The commute is seemingly endless after a grueling day.
I am exhausted.
The fuel tank is empty, and so is my stomach.
I wait impatiently for the driver in front of me to finish fueling her crew cab, long bed, lifted, hot pink, bumper sticker-infested pick-up truck. I sit in my own driver’s seat, waiting and imagining what could be possibly be hiding in the bed of the truck under that hideous drab green cap. I feel my face turning warm as the impatience shifts quickly to irritation on the verge of anger as the driver saunters into the convenience store, seemingly oblivious to my presence in line. After a sweet time passes, she strolls back to her monstrosity on wheels and climbs in the cab. I endure several more moments of her going about her business, clueless that she must share the planet with another living soul. She slowly pulls out of the lane, mumbling a disgruntled “hallelujah” I drive forward to the pump.
I slide my card in the slot and unscrew the gas cap. I begin fueling and make a futile attempt to plan out dinner as the gas fumes hit my nostrils and the quickly increasing dollar total punches me in the gut. I kick around the idea of a Drive-Through meal sack as I wait for the numbers to stop spinning.
I speak my order into the crackling voice box.
I reach through the driver’s side window for the oil-soaked brown paper sack. I set the bag on the passenger seat and reach back out of my car for the extended cup and straw. I grasp the cup and am immediately aware of the loose lid and overflowing cup as the contents run down my hand and arm. I quickly secure the cover and place the cup in the holder in the console and reach for my stash of napkins in the glove box. I do my best to wipe the aggravating mess off my hands, car, and cup.
I peek inside to ensure I have what I need to devour what I know to be unhealthy yet delicious at the moment, greasy cheeseburger, fries, and shake from this popular local fast food joint. I pull forward and pay while ripping the wet paper off the straw and placing the straw in the slot in the cup’s lid. I drive out of the parking lot, unwrapping the waxy paper that holds the burger. That decision I know is not the best the minute I start eating it, but continue to take bite after oil-soaked bite and wash it down with a big gulp of the frosty, creamy, thick shake and licking the fry salt from my greasy fingers. In the end, I am full. I am not satisfied. I am not feeling good about my choice.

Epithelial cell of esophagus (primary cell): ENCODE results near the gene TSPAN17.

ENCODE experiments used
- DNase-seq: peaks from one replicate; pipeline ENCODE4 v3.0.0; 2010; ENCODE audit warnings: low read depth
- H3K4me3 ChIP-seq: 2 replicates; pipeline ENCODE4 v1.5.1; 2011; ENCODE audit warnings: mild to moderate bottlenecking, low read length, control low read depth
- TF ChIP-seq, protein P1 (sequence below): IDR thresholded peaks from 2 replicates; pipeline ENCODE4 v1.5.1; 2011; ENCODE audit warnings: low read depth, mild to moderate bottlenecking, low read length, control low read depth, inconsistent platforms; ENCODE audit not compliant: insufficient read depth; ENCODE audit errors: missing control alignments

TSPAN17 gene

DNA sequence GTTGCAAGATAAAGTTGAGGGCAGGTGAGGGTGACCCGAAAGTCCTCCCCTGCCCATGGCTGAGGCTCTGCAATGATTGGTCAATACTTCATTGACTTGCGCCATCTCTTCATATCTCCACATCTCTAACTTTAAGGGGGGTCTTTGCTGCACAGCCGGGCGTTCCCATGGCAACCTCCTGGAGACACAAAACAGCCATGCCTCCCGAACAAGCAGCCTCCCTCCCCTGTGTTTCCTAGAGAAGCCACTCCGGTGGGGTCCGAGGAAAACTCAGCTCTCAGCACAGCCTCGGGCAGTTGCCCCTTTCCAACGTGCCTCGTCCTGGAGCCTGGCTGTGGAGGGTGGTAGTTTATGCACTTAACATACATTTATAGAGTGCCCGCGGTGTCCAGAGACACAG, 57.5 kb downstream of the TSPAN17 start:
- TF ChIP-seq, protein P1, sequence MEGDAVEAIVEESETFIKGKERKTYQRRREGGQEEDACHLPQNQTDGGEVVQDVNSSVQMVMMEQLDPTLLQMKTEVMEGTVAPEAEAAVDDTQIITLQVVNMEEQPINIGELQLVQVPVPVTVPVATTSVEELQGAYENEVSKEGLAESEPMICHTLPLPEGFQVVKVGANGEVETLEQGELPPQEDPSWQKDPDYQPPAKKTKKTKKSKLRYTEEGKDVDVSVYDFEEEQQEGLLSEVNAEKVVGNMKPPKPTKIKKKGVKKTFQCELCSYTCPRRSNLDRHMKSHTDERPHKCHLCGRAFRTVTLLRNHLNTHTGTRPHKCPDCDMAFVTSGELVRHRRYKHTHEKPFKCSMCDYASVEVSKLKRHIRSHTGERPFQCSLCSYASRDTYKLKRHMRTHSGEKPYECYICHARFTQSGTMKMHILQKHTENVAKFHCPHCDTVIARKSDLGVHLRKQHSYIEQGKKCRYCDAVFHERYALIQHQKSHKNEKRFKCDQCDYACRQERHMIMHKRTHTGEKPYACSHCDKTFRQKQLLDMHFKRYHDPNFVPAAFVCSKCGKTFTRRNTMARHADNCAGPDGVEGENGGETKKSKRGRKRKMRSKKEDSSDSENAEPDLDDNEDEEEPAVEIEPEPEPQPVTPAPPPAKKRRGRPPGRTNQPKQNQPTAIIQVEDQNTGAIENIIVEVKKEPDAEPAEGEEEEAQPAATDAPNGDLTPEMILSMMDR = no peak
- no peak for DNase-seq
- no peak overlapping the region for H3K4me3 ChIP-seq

The smoke from the newly lit charcoal follows me at the wind’s ever-changing direction. I do my best to be patient as I wait for the briquets to be cooking ready; I sip a cold beverage and ponder the day. I am physically exhausted and mentally trounced by the last twelve hours. Hurry up, charcoal. Finally, I grab the tongs; I place the garlic and rosemary seasoned chicken breast directly over the coals to crisp the skin. It doesn’t take long. I move the chicken from directly above the coals to finish cooking indirectly. In due time and a few sips into a new beverage, the chicken reaches the proper temperature. Leaving it to rest, I prepare a bed of mixed greens with Sungold tomatoes, red onion, and yellow bell pepper, all picked from my garden before I lit the charcoal. I smile at the beautiful palette of colors against the white plate backdrop. I slice the chicken and place the glistening pieces atop the garden vegetables. I crumble a bit of feta over the top of it and set the plate at my usual spot at the table. I sit down, place a napkin in my lap and savor every bite. In the end, I am full. I am satisfied. I am proud of my choice.
My life, at times, has been filled with Drive-Through choices.
I am learning to love myself enough to eat healthily.
3 thoughts on “Don’t Drive-Through”
So glad you are learning to love yourself ❤️
I like it!!!
Thanks for reading, Lynne!